The best issue for St. Lucia in the classical era, in my opinion, is the 1936 engraved "George V" twelve stamp pictorial definitive issue. They are nicely bi-colored, and show scenes around St. Lucia. And they are quite inexpensive: CV <$1-$1+ for nine stamps.

I've managed to scatter four examples of this issue throughout the blog post. Enjoy!

1943 Scott 117 3p red orange "George VI"
Between 1938-48, there was a seventeen stamp definitive issue, twelve of which have this design featuring "George VI".

One might want to pay attention to perforations.
The 14 1/2 x 14; 13 1/2 perfs (minor numbers in Scott) were issued in 1938.
The 12; 12 1/2  perfs (major numbers in Scott) were issued between 1943-48, although some of the higher denomination stamps were also issued in 1938.

1948 Scott 121 1sh light brown
"Government House"
Four stamps of the 1938-48 issue are pictorials, two pictorials of which are "new" ("The Pitons", "Loading Bananas"). The other two pictorials repeat scenes found for the George V 1936 issue.

1949 Scott 138 4c gray "George VI"
Valued in Cents and Dollars
In 1949 the currency was converted from pence/shilling to dollars/cents. Hence, a new fourteen stamp issue was produced using "Types of 1938". CV is <$1-$1+ for nine stamps.

1931 Scott J1 1p black/grey blue; Typeset
One of the most primitive stamps I've seen in the classical era is the first two postage due stamps produced for St. Lucia in 1931. In fact, when I saw this specimen in one of my feeder albums, I thought it was a label or a cinderella. ;-)

The stamp is typeset, and the serial number is handstamped. The "No." script is found normal  and wide font. There are plenty of other variations as well- consult the SG 1840-1970 catalogue.

1933 Scott J4 2p black 
A four stamp postage due set was produced between 1933-47 in "pence" denomination, and another four stamp set was released in 1949 in "cents" denomination.

1916 Scott MR2 1p scarlet, overprinted
Two stamps were released in 1916, overprinted for "war tax", using the 1912 Scott 65 1p scarlet. This example (MR2) is only CV <$1, while the other larger font overprint (MR1) has a CV of $10+.

Deep Blue
1936 Issue in Deep Blue
Deep Blue (Steiner) has 12 pages for the stamps of St. Lucia (1860-1951), and includes a space for all major numbers. Very nice, although I have no stamps on the rather expensive first page (1860-1885).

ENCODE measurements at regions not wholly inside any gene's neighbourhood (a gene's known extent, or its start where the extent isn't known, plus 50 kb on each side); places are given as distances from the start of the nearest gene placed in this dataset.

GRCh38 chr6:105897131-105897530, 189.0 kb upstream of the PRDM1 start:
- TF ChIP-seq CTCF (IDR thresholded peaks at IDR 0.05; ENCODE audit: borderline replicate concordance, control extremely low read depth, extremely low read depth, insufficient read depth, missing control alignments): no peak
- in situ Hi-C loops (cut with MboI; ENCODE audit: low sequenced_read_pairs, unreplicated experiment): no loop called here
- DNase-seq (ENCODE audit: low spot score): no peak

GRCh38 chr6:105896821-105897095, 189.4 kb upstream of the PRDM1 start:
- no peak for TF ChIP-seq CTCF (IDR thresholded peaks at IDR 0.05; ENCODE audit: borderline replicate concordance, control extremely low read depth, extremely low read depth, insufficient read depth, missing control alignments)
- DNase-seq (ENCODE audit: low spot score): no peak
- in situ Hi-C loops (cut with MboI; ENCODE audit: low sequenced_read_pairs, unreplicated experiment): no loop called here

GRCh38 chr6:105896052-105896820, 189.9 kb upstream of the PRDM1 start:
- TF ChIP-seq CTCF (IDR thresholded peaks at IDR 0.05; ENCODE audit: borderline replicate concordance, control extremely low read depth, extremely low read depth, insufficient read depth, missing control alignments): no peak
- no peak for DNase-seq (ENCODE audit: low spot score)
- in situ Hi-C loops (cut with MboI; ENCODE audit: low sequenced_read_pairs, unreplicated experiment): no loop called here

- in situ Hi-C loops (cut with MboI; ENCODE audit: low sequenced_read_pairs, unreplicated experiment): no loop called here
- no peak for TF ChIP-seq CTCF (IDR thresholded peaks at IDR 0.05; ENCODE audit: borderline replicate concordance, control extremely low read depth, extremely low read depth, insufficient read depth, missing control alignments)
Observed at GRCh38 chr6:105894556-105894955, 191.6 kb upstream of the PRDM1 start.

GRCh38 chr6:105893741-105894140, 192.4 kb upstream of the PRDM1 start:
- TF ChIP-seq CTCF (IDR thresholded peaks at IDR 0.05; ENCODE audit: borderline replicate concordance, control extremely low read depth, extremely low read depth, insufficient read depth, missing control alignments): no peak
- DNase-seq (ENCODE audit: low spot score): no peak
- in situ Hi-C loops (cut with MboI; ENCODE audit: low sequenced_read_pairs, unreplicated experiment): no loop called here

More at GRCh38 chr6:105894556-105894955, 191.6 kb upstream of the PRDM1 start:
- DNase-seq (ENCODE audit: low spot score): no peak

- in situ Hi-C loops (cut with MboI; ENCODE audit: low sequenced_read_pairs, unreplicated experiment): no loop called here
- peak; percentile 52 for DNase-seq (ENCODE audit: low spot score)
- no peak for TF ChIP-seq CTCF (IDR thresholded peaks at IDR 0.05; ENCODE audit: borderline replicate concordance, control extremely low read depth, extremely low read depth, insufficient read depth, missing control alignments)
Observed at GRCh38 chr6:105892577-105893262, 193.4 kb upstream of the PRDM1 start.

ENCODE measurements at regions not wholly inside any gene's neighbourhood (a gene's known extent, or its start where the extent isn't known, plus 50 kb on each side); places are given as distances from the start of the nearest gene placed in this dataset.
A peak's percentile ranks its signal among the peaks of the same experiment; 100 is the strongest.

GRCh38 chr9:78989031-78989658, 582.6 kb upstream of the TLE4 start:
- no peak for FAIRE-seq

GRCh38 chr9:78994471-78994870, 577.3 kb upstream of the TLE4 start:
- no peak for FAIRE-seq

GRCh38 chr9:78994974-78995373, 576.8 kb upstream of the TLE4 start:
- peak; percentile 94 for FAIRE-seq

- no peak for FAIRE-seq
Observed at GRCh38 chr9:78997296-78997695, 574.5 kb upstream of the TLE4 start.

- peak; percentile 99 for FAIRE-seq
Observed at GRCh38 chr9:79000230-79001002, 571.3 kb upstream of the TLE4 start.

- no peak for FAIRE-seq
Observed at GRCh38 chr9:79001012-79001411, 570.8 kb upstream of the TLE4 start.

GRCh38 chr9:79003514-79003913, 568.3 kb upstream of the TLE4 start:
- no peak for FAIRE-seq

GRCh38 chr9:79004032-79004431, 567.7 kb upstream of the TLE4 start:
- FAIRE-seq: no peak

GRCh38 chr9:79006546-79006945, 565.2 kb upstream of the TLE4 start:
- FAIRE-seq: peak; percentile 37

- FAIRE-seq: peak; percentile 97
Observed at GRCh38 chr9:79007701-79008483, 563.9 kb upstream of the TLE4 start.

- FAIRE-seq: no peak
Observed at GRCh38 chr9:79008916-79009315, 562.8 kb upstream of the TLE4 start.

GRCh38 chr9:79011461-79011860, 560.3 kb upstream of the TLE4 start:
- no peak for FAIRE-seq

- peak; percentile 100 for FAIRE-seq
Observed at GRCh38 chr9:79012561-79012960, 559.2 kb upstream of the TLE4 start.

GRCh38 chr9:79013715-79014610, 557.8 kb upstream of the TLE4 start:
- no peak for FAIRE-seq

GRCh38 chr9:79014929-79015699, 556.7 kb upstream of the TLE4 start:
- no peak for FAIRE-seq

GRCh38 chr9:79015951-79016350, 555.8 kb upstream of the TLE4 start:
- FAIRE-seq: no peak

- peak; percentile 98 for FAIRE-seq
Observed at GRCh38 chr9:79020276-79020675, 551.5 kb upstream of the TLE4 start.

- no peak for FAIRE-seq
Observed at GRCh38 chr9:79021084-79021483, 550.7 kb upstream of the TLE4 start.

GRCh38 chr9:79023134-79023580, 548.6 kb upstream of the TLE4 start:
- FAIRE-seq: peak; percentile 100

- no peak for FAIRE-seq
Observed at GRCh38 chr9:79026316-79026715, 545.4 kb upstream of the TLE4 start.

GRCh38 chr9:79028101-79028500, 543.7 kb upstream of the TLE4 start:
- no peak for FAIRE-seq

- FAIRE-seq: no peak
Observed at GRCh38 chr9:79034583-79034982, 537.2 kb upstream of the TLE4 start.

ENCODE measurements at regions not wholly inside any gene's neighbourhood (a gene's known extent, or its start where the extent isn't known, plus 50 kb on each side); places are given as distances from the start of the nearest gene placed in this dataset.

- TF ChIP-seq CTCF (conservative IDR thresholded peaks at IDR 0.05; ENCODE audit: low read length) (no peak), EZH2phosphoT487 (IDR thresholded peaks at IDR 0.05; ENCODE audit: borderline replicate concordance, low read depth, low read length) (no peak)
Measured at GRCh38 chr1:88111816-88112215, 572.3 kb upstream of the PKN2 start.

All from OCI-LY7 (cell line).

1936 Scott 103 1sh light blue 
"Fort Rodney, Pigeon Island"
Big Blue
Big Blue '69, on two pages (minus one line for Ste. Marie de Madagascar), has 56 spaces. Coverage is 45%.  (As BB only covers to 1940, I removed the 44 stamps in the Scott Classic catalogue issued after 1940 to make this calculation.)

* BB avoids the more expensive issues by beginning coverage in 1883.
* There are only two stamps with CV $10+ needed to fill the spaces.
* As is usual for BB, the Edward VII and George VI keyplate issues are offered just one space, if there are two watermark choices.
* The "1938" issue was re-issued in different perfs ( and occasionally different color shades- see SG) between 1943-48. The minor numbers listed in Scott for the 1938-48 issue are the stamps issued in 1938. (Your choice if you want to be obsessive about this.)



43 or 50,44 or 51,(52),(53),


64 or 76,65,78,79,80,67a or 81,83,
68 or 84,86,(70),(87),
(Choice not taken earlier-68 or 84),
(Choice not taken earlier 67a or 81),(85),

66,73 or 75,

Next Page





War Tax

Postage Due


A) Expensive stamps ($10 threshold):
1935 Scott 94 1sh bright violet & indigo ($10+)
1933 Scott J4 2p black ($10+)
B) *1938- If you want to be a stickler, pay attention to perf (and sometimes color shade) to obtain "1938" issued stamps- as there were other perfs ( and sometimes color shades) issued in 1943-48. Scott appears to give the "1938" year issues minor numbers. For a thorough breakdown of possibilities, consult the 1840-1970 SG Commonwealth and British Empire catalogue.

1938 Scott 122 2sh red violet & slate blue "The Pitons"
Out of the Blue
I don't know about you, but reviewing the stamps of the Caribbean island countries makes me want to take a trip to those languid shores. ;-)

Note: Maps appear to be in the public domain. Pic of St. Lucia is by Jim G

Comments welcomed!

Feel the windward breeze? 


  1. That 1931 postage due stamp is surely a peculiar looking one; never seen one in 'flesh' before. Do you have any knowledge why they produced such a primitive looking item? I'd guess a stamp shortage of some sorts...


  2. I don't recall that SG gave a reason, other than there are a number of "types" of the stamp. But I don't have the SG catalogue with me as we are over at the coastal cabin now.

    It is indeed so primitive that I was surprised to see it listed. ;-)